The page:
Was anyone’s good time really ruined in Milwaukee on July 9, 2002 when the All-Star Game ended in a tie? Sure, it was a slight buzzkill at the time, but the memories of the week’s festivities (if you’re into that sort of thing) were all still there, as was the memory of Torii Hunter robbing Barry Bonds of a home run, Sammy Sosa hitting balls into places the cameras couldn’t follow (he lost to Jason Giambi, by the way), and our collective ignorance of the fact that those sluggers were on steroids.
Since then, the game has had to count for something, yet more players than ever miss the game for injury-related reasons that not-so-surprisingly pop up the week before the game and heal themselves by the following weekend.
Even the Home Run Derby has seen better days. Once Josh Hamilton went all Jordan-from-the-foul-line on us in 2008, it feels like the derby has been unable to provide us with anything we’ve not yet seen. There are stars involved in the game, which makes it better than the NBA slam dunk contest that we get these days, but Michael Cuddyer being selected because he’s boys with David Wright doesn’t exactly qualify as must see TV.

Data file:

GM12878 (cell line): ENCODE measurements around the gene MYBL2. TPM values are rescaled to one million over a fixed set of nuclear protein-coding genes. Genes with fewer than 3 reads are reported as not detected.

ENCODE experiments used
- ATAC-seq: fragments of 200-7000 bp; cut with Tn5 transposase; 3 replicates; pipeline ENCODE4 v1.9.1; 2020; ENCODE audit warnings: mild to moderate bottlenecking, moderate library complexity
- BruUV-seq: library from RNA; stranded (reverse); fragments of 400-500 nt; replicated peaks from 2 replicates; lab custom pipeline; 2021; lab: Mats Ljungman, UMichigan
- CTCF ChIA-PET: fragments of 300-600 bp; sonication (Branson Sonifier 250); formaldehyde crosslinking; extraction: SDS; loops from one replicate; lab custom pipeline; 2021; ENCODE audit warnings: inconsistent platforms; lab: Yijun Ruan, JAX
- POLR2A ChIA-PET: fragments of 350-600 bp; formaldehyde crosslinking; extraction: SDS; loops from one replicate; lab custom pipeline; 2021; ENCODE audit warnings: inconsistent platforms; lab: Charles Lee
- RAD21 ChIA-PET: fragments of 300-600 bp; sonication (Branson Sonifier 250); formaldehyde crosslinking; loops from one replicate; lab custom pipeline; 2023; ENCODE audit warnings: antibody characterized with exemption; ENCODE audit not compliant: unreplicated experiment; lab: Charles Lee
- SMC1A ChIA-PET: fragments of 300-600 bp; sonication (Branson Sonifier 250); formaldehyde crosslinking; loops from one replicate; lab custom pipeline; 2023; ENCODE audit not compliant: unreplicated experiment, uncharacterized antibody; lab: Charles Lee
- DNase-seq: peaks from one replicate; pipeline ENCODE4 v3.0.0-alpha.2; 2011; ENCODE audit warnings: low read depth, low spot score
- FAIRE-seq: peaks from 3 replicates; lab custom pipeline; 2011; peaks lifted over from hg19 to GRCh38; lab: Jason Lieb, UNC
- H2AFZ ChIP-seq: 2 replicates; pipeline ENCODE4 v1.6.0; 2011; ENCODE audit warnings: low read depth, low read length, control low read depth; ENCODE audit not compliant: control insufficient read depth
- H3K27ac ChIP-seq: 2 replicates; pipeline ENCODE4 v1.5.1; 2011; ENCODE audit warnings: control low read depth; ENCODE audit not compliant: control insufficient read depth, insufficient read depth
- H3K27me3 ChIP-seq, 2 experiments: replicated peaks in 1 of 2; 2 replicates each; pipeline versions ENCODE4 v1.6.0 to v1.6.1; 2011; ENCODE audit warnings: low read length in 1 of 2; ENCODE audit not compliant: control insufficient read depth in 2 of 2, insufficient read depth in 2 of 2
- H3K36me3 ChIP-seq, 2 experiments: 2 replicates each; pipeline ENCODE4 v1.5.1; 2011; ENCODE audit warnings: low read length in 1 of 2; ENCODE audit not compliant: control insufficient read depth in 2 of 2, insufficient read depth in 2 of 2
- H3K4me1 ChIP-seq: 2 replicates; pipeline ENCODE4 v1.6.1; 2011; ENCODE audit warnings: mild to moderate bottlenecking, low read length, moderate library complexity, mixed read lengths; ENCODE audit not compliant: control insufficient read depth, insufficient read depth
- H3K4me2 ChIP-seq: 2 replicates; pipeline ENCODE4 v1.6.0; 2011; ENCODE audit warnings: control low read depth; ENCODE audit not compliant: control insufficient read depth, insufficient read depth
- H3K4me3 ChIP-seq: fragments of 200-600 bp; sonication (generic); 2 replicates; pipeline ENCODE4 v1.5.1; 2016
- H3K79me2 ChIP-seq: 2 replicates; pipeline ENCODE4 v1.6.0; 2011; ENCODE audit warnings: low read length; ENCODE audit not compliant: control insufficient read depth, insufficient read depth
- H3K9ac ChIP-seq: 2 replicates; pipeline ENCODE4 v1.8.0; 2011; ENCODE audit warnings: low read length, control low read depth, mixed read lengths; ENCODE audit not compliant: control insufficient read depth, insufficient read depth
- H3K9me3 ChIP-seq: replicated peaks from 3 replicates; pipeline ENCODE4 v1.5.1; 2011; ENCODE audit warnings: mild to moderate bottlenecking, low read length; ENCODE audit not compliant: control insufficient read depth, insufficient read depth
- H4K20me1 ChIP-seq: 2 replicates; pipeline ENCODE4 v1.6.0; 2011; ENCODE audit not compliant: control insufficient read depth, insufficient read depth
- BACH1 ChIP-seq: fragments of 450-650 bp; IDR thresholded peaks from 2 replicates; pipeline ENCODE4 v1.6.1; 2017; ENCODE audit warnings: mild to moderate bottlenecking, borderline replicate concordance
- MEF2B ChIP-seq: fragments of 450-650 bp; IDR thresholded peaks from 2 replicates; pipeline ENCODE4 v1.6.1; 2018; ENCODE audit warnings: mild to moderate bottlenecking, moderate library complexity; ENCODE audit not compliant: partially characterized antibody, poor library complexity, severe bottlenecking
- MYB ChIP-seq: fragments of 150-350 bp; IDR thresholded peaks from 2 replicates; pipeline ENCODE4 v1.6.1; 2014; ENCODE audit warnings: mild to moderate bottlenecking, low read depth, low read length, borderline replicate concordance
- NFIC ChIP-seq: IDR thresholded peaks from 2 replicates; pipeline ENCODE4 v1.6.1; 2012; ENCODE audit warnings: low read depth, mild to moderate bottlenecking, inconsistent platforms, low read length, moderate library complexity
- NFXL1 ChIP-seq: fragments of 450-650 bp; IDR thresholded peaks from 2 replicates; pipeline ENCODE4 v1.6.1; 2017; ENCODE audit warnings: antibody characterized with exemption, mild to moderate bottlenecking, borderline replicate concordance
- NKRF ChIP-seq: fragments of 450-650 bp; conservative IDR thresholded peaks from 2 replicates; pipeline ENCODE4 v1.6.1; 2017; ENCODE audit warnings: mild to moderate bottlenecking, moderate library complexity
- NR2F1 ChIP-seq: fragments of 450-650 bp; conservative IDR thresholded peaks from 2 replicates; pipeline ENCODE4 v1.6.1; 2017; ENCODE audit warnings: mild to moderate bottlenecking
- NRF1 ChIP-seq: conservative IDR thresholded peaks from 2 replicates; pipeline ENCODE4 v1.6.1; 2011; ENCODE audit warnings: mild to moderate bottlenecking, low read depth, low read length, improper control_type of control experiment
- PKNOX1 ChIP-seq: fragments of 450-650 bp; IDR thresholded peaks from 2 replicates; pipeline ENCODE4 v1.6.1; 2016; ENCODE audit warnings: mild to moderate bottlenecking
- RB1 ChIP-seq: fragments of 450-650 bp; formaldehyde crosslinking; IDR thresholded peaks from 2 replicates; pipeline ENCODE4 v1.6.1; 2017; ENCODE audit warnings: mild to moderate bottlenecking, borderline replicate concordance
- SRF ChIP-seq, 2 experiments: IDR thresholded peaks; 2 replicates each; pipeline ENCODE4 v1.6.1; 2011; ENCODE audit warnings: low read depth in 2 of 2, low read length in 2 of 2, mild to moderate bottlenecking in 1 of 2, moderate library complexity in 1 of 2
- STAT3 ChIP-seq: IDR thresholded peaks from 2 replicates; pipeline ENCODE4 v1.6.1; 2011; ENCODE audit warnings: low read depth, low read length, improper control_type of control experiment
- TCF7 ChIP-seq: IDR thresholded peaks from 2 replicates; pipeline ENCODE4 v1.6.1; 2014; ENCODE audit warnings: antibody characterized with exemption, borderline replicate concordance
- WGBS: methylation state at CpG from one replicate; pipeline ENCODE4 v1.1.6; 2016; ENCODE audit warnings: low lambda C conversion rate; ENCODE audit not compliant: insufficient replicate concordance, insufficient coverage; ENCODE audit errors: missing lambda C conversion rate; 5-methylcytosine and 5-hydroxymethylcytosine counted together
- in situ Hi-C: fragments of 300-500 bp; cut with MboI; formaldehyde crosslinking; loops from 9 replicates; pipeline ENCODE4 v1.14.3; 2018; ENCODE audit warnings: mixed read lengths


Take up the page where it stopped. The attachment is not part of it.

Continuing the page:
Don’t get me wrong, I’m very much looking forward to seeing Bryce Harper compete in this year’s version, but the event as a whole will be something that I have on in the background on Monday evening. Three hours of Chris Berman’s outdated puns are just too much for me.
But if the Futures Game had a home run derby of its own, well then you’d have my attention.
Individual minor leagues have their own home run derbies during their respective all-star breaks, which happen with little fanfare and coverage. Still, watching some of the game’s best young sluggers—the ones with the rare 80 power tool—take their hacks trying to get the ball out of Citi Field would be even more exciting to me than the major league version. You know, as long as Berman isn’t there.
Which, of course, got me thinking. Which eight contestants would I want to see in such an event?
Unlike the actual minor league home run derbies, this one would be prospect exclusive. No offense to Mike Hessman, but watching 30-year-old career Triple-A players doesn’t excite me. Watching prospects show off their tools does.